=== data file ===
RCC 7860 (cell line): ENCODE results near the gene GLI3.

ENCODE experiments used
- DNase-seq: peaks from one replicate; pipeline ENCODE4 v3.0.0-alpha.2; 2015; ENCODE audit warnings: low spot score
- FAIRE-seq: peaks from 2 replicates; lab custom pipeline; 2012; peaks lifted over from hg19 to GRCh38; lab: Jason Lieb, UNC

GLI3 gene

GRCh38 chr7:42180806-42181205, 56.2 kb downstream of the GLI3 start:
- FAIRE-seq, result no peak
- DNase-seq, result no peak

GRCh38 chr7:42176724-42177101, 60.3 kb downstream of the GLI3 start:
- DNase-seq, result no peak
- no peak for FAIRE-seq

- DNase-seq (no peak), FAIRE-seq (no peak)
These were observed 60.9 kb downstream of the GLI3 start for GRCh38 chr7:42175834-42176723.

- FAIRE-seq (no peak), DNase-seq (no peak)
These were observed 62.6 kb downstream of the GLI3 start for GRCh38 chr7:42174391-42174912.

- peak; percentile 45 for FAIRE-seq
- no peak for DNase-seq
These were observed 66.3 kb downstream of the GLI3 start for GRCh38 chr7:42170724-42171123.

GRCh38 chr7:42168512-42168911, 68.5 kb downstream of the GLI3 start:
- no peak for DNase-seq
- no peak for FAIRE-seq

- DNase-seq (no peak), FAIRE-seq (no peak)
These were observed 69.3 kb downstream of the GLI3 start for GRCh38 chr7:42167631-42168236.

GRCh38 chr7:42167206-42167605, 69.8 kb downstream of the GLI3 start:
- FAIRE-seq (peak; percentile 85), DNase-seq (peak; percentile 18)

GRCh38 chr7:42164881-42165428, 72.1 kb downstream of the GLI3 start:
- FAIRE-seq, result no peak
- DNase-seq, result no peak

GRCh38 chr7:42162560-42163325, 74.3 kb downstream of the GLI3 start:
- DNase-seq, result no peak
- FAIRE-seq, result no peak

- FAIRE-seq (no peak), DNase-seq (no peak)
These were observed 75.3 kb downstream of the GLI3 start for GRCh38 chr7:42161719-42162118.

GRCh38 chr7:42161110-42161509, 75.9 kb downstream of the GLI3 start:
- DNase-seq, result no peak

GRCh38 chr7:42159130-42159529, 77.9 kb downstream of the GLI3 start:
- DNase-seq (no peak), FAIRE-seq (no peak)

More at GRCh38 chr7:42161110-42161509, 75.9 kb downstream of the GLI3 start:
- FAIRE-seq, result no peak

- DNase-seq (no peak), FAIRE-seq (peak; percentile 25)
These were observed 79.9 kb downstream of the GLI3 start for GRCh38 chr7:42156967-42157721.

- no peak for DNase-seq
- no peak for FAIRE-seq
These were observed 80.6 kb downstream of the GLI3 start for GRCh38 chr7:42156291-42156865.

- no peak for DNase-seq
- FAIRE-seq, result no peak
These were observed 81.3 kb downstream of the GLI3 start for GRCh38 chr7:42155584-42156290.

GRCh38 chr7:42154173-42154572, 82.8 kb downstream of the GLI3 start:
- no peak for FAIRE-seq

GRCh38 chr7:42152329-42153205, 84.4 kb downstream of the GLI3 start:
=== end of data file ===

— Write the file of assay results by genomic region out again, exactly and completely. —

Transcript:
RCC 7860 (cell line): ENCODE results near the gene GLI3.

ENCODE experiments used
- DNase-seq: peaks from one replicate; pipeline ENCODE4 v3.0.0-alpha.2; 2015; ENCODE audit warnings: low spot score
- FAIRE-seq: peaks from 2 replicates; lab custom pipeline; 2012; peaks lifted over from hg19 to GRCh38; lab: Jason Lieb, UNC

GLI3 gene

GRCh38 chr7:42180806-42181205, 56.2 kb downstream of the GLI3 start:
- FAIRE-seq, result no peak
- DNase-seq, result no peak

GRCh38 chr7:42176724-42177101, 60.3 kb downstream of the GLI3 start:
- DNase-seq, result no peak
- no peak for FAIRE-seq

- DNase-seq (no peak), FAIRE-seq (no peak)
These were observed 60.9 kb downstream of the GLI3 start for GRCh38 chr7:42175834-42176723.

- FAIRE-seq (no peak), DNase-seq (no peak)
These were observed 62.6 kb downstream of the GLI3 start for GRCh38 chr7:42174391-42174912.

- peak; percentile 45 for FAIRE-seq
- no peak for DNase-seq
These were observed 66.3 kb downstream of the GLI3 start for GRCh38 chr7:42170724-42171123.

GRCh38 chr7:42168512-42168911, 68.5 kb downstream of the GLI3 start:
- no peak for DNase-seq
- no peak for FAIRE-seq

- DNase-seq (no peak), FAIRE-seq (no peak)
These were observed 69.3 kb downstream of the GLI3 start for GRCh38 chr7:42167631-42168236.

GRCh38 chr7:42167206-42167605, 69.8 kb downstream of the GLI3 start:
- FAIRE-seq (peak; percentile 85), DNase-seq (peak; percentile 18)

GRCh38 chr7:42164881-42165428, 72.1 kb downstream of the GLI3 start:
- FAIRE-seq, result no peak
- DNase-seq, result no peak

GRCh38 chr7:42162560-42163325, 74.3 kb downstream of the GLI3 start:
- DNase-seq, result no peak
- FAIRE-seq, result no peak

- FAIRE-seq (no peak), DNase-seq (no peak)
These were observed 75.3 kb downstream of the GLI3 start for GRCh38 chr7:42161719-42162118.

GRCh38 chr7:42161110-42161509, 75.9 kb downstream of the GLI3 start:
- DNase-seq, result no peak

GRCh38 chr7:42159130-42159529, 77.9 kb downstream of the GLI3 start:
- DNase-seq (no peak), FAIRE-seq (no peak)

More at GRCh38 chr7:42161110-42161509, 75.9 kb downstream of the GLI3 start:
- FAIRE-seq, result no peak

- DNase-seq (no peak), FAIRE-seq (peak; percentile 25)
These were observed 79.9 kb downstream of the GLI3 start for GRCh38 chr7:42156967-42157721.

- no peak for DNase-seq
- no peak for FAIRE-seq
These were observed 80.6 kb downstream of the GLI3 start for GRCh38 chr7:42156291-42156865.

- no peak for DNase-seq
- FAIRE-seq, result no peak
These were observed 81.3 kb downstream of the GLI3 start for GRCh38 chr7:42155584-42156290.

GRCh38 chr7:42154173-42154572, 82.8 kb downstream of the GLI3 start:
- no peak for FAIRE-seq

GRCh38 chr7:42152329-42153205, 84.4 kb downstream of the GLI3 start: